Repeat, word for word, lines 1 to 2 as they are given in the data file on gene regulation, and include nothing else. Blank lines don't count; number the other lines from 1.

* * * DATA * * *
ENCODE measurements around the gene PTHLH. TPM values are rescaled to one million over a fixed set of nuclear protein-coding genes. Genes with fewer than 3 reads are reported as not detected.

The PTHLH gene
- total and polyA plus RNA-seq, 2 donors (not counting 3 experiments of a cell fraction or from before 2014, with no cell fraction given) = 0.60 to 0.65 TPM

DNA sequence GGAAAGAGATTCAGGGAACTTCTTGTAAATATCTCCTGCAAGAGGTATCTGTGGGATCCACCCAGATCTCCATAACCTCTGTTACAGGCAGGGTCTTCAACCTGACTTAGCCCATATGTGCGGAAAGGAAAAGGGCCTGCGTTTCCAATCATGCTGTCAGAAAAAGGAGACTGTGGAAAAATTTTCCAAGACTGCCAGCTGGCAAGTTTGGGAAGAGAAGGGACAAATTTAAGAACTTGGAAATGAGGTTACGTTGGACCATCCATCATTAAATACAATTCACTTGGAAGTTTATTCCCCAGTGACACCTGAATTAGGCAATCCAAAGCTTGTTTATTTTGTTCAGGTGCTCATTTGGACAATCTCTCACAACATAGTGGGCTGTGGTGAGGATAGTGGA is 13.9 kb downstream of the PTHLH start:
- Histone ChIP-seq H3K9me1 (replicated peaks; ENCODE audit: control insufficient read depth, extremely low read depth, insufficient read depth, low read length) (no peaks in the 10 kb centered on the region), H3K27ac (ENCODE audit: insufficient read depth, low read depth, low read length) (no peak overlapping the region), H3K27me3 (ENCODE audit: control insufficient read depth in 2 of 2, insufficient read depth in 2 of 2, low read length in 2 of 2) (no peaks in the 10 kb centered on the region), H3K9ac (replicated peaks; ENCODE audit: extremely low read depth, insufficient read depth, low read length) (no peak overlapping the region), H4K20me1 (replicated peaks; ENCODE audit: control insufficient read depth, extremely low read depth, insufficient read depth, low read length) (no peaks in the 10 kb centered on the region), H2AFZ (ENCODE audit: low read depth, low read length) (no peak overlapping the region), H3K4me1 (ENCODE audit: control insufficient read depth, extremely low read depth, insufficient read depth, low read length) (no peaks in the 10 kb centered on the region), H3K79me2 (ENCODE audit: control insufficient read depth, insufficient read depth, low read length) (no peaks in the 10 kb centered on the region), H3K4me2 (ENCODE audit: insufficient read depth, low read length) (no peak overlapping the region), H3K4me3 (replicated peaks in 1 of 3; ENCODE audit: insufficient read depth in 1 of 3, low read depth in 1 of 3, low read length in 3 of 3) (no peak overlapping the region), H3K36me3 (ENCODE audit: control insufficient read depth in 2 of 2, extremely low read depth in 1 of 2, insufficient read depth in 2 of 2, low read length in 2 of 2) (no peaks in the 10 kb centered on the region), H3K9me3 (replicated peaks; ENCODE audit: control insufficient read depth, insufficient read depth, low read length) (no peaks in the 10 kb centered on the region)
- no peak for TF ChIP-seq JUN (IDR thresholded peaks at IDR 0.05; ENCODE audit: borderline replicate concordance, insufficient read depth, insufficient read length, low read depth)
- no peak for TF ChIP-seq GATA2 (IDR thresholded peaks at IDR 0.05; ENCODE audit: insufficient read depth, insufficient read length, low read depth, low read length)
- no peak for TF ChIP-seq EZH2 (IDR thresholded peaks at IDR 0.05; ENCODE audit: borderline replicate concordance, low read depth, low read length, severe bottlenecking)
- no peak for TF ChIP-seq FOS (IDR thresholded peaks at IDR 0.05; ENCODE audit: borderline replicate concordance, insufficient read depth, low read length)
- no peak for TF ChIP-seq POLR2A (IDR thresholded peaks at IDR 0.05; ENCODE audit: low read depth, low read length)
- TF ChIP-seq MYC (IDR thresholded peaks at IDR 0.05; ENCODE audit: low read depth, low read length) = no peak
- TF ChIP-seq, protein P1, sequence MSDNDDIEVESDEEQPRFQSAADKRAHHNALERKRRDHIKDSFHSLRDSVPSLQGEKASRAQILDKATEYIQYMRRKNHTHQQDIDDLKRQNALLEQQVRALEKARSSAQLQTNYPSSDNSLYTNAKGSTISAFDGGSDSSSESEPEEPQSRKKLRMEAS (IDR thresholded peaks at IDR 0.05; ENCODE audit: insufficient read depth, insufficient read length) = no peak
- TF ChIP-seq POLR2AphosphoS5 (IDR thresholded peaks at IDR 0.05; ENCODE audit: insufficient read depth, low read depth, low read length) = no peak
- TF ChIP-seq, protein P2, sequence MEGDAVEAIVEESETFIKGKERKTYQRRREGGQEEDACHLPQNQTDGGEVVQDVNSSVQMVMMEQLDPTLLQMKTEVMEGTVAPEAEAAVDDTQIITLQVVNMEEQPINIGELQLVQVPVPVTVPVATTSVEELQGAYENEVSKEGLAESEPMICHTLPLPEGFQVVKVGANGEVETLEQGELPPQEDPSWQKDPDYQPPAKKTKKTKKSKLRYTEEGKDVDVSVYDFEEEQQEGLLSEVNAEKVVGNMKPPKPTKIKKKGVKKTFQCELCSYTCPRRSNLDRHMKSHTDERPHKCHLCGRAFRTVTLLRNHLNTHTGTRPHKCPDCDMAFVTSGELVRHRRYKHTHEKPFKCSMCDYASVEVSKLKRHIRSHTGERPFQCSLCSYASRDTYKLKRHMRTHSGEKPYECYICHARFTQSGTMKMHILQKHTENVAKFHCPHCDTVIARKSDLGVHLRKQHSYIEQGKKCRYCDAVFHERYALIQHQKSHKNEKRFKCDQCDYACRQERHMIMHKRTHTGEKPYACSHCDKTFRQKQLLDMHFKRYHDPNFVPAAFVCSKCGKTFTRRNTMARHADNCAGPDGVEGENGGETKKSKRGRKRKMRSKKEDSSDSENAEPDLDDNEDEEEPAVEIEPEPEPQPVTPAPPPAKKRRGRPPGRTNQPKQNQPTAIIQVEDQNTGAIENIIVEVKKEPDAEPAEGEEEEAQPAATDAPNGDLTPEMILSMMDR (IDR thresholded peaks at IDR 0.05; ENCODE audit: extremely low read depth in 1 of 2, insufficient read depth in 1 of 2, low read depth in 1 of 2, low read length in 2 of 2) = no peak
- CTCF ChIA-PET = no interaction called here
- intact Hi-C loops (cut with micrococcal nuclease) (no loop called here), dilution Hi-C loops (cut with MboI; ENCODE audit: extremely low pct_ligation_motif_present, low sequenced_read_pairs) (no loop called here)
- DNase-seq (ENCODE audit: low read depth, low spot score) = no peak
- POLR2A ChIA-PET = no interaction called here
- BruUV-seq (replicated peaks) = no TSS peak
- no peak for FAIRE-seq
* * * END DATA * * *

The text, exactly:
ENCODE measurements around the gene PTHLH. TPM values are rescaled to one million over a fixed set of nuclear protein-coding genes. Genes with fewer than 3 reads are reported as not detected.

The PTHLH gene